Indiana Conservation Officers responded Wednesday to a report of three fishermen who had fallen through the ice on Big Turkey Lake in Steuben County.
At approximately 3:30 p.m., the†county communications center received a 911 call that the fishermen had fallen through the ice near the 10200 West block of County Road 475 South.
Brad Levitz, 61, of LaGrange and his son, Bradley Levitz, 40, of Hudson, were attempting to walk on the ice to go fishing when the incident occurred. Brad Levitz, realizing the danger, began to return to shore when his son fell through the ice approximately 200 yards from shore.
The Indiana Natural Resources Commission (NRC) has removed the bald eagle from Indianaís list of state endangered and special concern species due to evidence of successful recovery.
The recovery of the bald eagle is one of the greatest conservation success stories in Indiana. Habitat loss, the hat-making trade, and persecution once caused dramatic declines in eagle numbers, leading to the last eagle nest being found in Indiana in 1897. Nationwide, bald eagle populations continued to decline throughout the 1950s and 60s because pesticides, like DDT, interfered with their ability to reproduce.
A combination of legislative changes and conservation efforts put bald eagles on the road to recovery. The U.S. Congress passed the Bald Eagle Protection Act in 1940 to prevent the killing of bald eagles. DDT was banned nationwide in 1972. In 1973, bald eagles were one of the first species listed as federally endangered under the Endangered Species Act. State agencies began restoration efforts to meet conservation goals for eagles as a result of this listing.
Beginning Dec. 17, it will be unlawful to take or possess the cisco species of fish from Indiana waters.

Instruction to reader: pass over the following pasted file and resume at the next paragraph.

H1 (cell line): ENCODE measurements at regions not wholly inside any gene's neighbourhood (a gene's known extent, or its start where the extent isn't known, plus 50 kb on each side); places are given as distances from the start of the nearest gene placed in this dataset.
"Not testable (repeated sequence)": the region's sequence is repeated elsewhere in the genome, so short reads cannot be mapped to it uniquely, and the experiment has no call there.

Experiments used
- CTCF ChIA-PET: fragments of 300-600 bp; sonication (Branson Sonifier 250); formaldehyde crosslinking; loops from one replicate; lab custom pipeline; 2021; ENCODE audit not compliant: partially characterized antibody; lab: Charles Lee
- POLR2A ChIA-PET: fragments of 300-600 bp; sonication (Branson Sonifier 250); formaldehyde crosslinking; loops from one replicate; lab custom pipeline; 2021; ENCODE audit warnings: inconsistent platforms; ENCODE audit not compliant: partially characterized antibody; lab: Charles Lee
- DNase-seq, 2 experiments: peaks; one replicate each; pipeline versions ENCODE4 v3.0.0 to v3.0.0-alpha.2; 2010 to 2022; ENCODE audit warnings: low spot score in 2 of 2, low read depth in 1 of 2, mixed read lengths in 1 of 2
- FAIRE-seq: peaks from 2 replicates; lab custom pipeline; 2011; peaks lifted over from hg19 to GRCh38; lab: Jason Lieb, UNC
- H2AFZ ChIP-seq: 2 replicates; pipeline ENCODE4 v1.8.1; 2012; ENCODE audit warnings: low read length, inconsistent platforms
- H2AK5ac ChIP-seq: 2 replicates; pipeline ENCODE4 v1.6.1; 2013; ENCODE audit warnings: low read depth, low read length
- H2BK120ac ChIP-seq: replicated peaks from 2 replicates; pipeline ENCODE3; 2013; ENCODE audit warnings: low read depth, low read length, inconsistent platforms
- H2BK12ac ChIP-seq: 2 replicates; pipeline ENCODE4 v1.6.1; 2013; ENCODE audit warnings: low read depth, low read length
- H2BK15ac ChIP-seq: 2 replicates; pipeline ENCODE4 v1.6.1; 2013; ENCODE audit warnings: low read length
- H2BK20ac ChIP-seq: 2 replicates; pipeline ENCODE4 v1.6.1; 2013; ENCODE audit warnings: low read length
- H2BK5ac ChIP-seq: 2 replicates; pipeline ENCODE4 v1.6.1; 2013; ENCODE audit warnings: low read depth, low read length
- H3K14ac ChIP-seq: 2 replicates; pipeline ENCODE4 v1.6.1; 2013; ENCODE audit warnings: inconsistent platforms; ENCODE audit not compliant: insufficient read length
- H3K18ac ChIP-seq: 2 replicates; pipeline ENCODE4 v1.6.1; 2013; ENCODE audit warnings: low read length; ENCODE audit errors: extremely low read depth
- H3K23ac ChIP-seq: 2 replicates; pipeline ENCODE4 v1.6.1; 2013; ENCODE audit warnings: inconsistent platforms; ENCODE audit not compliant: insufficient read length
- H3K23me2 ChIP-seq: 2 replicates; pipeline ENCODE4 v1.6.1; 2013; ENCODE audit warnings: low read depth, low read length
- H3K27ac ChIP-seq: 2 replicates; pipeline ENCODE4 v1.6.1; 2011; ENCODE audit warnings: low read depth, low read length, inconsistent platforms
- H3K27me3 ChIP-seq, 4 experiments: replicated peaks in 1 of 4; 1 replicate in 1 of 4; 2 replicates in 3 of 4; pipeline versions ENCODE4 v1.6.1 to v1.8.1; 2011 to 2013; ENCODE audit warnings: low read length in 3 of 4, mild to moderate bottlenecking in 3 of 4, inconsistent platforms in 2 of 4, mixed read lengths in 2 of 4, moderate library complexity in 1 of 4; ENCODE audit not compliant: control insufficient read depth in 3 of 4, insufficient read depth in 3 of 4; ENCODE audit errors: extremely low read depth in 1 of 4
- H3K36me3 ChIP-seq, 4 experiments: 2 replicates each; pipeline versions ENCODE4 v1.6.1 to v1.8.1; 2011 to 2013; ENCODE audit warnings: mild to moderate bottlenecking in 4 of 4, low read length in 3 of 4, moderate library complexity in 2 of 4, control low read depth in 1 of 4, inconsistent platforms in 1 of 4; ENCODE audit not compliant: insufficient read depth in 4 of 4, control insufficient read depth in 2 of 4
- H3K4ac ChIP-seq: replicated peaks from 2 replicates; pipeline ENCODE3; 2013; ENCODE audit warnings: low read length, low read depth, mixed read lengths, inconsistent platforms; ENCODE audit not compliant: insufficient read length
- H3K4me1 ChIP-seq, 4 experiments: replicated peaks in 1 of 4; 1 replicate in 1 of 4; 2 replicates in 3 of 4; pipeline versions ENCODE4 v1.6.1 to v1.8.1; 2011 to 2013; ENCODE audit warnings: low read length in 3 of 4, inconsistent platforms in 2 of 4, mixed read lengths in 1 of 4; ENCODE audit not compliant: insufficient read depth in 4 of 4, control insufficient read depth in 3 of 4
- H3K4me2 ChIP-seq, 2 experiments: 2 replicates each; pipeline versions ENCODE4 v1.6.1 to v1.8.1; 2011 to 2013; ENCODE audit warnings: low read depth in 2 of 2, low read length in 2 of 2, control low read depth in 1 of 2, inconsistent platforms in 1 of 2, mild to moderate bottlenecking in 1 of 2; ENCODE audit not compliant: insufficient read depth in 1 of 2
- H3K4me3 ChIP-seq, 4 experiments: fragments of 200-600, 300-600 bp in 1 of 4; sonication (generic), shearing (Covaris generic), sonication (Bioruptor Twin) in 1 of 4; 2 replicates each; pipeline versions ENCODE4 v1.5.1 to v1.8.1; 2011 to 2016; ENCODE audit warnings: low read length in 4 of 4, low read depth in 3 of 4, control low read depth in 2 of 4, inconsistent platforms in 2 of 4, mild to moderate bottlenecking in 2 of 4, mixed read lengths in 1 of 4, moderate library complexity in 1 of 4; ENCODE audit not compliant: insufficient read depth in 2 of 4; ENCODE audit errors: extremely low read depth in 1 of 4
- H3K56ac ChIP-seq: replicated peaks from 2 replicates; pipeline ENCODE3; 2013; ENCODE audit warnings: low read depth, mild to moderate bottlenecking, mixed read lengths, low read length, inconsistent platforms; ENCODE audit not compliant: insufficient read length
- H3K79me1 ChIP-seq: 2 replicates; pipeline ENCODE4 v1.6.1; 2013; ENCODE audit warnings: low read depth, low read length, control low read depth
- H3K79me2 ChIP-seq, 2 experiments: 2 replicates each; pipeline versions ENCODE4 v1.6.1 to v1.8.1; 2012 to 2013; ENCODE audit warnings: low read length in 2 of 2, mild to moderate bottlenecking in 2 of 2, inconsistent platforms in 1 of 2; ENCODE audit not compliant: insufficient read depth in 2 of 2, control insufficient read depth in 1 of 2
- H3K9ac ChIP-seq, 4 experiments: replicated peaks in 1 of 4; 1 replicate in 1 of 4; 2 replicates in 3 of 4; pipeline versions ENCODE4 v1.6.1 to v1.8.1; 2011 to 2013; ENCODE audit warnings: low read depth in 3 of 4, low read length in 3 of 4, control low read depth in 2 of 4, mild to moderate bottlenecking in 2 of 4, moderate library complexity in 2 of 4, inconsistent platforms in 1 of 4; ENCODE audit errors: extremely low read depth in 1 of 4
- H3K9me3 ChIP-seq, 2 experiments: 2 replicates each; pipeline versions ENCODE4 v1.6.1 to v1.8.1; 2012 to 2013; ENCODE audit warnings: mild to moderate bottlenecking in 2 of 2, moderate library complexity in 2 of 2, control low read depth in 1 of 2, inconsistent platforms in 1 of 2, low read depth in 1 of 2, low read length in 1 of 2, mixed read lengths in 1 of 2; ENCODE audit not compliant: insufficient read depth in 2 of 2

The change is a result of action taken this fall by the Natural Resources Commission (NRC). Previously, this native fish was listed as a species of special concern.
Cisco (Coregonus artedi) is the only native fish from the salmon family found in Indiana waters other than Lake Michigan. It is a cold-water species that requires exceptional water quality to thrive. The glacial lakes of northern Indiana represent the southernmost extent of the species' range in North America.
More than 36,000 Coho salmon were recently stocked in multiple rivers and streams in northern Indiana last week.
Bodine State Fish Hatchery released Coho salmon into the Little Calumet River and Trail Creek. A total of 14,000 fish were stocked into the East Branch of the Little Calumet. About 22,000 fish were planted into Trail Creek. These fish were approximately 7.2 inches long.
A parking lot may not sound like something that is important to conservation, but in a time when most people drive to their destinations, parking is a necessity. Without a legal parking area, outdoor enthusiasts run the risk of returning to their vehicles to find they have been ticketed or towed. How can people experience the wonders of outdoor recreation and care about the conservation of public lands if they are unable to access these places?
The Indiana Natural Resources Foundation and the Indiana Muskie Club recently worked in partnership with the DNR Division of Fish & Wildlife to purchase land along Kuhn Lake in northeast Indiana to solve the parking problem for local boaters and fishermen. The solution was to create a legal parking area for outdoor enthusiasts.